Home » London Theatre Reviews » Play » Urban Wolves Theatre Company Presents Experiment 150 | Review

Urban Wolves Theatre Company Presents Experiment 150 | Review

Experiment 150
Experiment 150

We live in terrifying times, an age of never-ending wars fuelled by political propaganda, theft of personal information, Big Brother methods of surveillance and a propensity in media to support government wrong-doing in the name of patriotism and the public good.

Bryan Oliver’s explosive new play, Experiment 150, mirrors this nightmare scenario, one that whittles away personal freedoms, identifies those who pose a societal threat, and removes them from the general population, much like the Disappeared in Argentina (1974-1983) (https://en.wikipedia.org/wiki/Dirty_War), when right-wing death squads waged a campaign against left-wing opponents to crush dissent from autocratic rule. And all in the name of creating a more stable society.

With razor-sharp precision, the play identifies the menace of authoritarian views of behaviour – in effect, the new Nazism – that is alive and well and thrives among us. It warns of the ease in which any government can introduce draconian measures to control its citizens, while betting on an anaesthetised public not to notice. Why worry about democratic freedoms when there are much more pressing concerns, such as the ending of Game of Thrones and the staged romances of contestants on Love Island.

The play begins on Christmas Day in a room drenched in the colour red, but rather than a festive air, the red conveys a sense of violence and blood; the space itself, the morbidity of an internment camp. Its sole occupant, a somewhat listless middle-aged Mr Dobbs (Drew McGurren), is reading a Superman comic book. The energetic Min (Zara Banks) breezes in with the chilling phrase ‘It’s only me’. She is replete with medication, thermometer and cheery banter. We recognise immediately that she is dangerous and in control of Mr Dobbs’ fate. Soon Dobbs is joined by a young, wiry Hodge (Mike Archer) who, unlike the placid Dobbs, is dissatisfied with his surroundings. He’d like a private room, abhors the colour red, demands a switch to blue, needs a pair of clean socks and orders a full English breakfast. Min delivers a croissant instead and a firm refusal to grant any of his requirements – for the moment that is – after all it is Christmas and the facility is short staffed. But where is this facility? Neither Dobbs nor Hodge can remember the route that took them there. They were both unconscious on arrival.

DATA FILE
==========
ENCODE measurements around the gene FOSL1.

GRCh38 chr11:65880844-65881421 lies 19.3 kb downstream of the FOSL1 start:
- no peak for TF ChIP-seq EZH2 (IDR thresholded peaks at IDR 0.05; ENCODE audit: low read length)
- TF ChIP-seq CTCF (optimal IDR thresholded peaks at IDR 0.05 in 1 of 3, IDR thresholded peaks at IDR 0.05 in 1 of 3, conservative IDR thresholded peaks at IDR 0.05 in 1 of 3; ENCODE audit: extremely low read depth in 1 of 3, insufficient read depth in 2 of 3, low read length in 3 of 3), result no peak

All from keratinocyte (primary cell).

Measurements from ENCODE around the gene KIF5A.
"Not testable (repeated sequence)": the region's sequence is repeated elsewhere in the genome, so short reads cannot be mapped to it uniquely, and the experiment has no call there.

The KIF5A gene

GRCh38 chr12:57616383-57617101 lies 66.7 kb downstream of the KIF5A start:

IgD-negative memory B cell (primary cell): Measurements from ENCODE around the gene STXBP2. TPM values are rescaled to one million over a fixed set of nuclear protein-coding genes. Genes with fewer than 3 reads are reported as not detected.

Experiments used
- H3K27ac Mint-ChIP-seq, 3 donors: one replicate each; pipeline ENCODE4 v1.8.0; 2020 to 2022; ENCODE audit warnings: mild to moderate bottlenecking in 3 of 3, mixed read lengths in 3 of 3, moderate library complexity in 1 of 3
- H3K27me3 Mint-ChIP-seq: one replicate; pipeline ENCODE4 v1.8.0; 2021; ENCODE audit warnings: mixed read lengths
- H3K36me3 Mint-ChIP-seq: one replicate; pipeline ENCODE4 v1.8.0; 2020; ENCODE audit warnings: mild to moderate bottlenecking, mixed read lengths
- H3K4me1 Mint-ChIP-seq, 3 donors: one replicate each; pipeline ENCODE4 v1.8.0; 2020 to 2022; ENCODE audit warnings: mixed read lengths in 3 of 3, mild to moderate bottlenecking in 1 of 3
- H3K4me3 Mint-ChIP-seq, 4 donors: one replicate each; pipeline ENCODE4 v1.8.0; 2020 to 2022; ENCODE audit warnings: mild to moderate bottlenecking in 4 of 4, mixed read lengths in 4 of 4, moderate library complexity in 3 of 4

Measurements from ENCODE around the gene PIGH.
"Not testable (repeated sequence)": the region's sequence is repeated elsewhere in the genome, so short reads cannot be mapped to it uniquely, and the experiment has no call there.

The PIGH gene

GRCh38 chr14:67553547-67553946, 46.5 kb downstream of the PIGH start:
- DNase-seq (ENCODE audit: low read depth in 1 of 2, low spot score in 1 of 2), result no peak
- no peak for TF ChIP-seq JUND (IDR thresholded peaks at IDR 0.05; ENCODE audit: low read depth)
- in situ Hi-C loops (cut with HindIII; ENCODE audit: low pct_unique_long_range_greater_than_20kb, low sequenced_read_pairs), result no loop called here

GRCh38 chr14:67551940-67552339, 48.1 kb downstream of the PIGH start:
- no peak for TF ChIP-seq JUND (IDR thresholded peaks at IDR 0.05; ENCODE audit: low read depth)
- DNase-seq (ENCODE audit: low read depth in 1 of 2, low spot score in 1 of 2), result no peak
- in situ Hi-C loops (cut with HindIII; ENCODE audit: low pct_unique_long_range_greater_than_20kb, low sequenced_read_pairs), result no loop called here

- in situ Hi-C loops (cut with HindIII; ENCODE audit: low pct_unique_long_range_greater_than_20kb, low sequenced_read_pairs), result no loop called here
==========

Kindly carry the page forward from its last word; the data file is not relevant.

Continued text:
We learn the men are volunteers partaking in a scientific experiment that will ‘revolutionise the world’, according to the enthusiastic Min. And there are substantial benefits. Dobbs was referred by his doctor to alleviate his depression, and Hodge, who admits to robbing a post office, will receive a drastically reduced prison sentence once the experiment is complete.

It is a credit to Oliver, as writer and director of the piece, that the audience is let in on the secret from the beginning. Much like the first confrontation between the cold-blooded Nurse Ratched and the flirtatious McMurphy in One Flew Over the Cuckoo’s Nest, we sense it is ‘Game Over’ for Hodge the moment he meets Min. And games they do play.

Although Experiment 150 drives a powerful message, it craftily introduces a segment of sinister game playing, replete with dance music, blow-up doll and dire consequences. An intriguing turning point is the moment when the docile Dobbs, suffering from the violent side-effects of medication, demands answers about his treatment and his fate. Min recognises it as a moment to re-establish autocratic rule, but you’ll have to see the play to appreciate her tactics.

Apart from its fine writing and directing, Experiment 150 benefits from the talents of lighting designer Jordan and its deftly talented cast. Archer, Banks and McGurren cannot be praised enough in pacing the shifts from seriousness to comedy, while reacting to each character’s truth to ensure the integrity of the play.

Experiment 150 is proof that deadly serious topics can also be downright fun. Don’t miss it.

5 Star Rating

Review by Loretta Monaco

It’s Christmas Day and prisoner Hodge has volunteered for an experiment at an unknown destination. Sharing a room with schoolteacher Dobbs is going to be a real challenge and Min, their female supervisor, is determined to make Experiment 150 a major success that will transform all their lives. No matter what the cost.

Urban Wolves Theatre Company Presents
Experiment 150 by Bryan Oliver
At The White Bear, Kennington
www.whitebeartheatre.co.uk
Box Office: 03330124963
Until Saturday, 25 May 2019

Author

1 thought on “Urban Wolves Theatre Company Presents Experiment 150 | Review”

  1. So very sorry to have missed this play. It sounds as though it needs to be on TV to wake up the wider, “anaesthetised” audience. Any chance of a re-run later?

Comments are closed.

Scroll to Top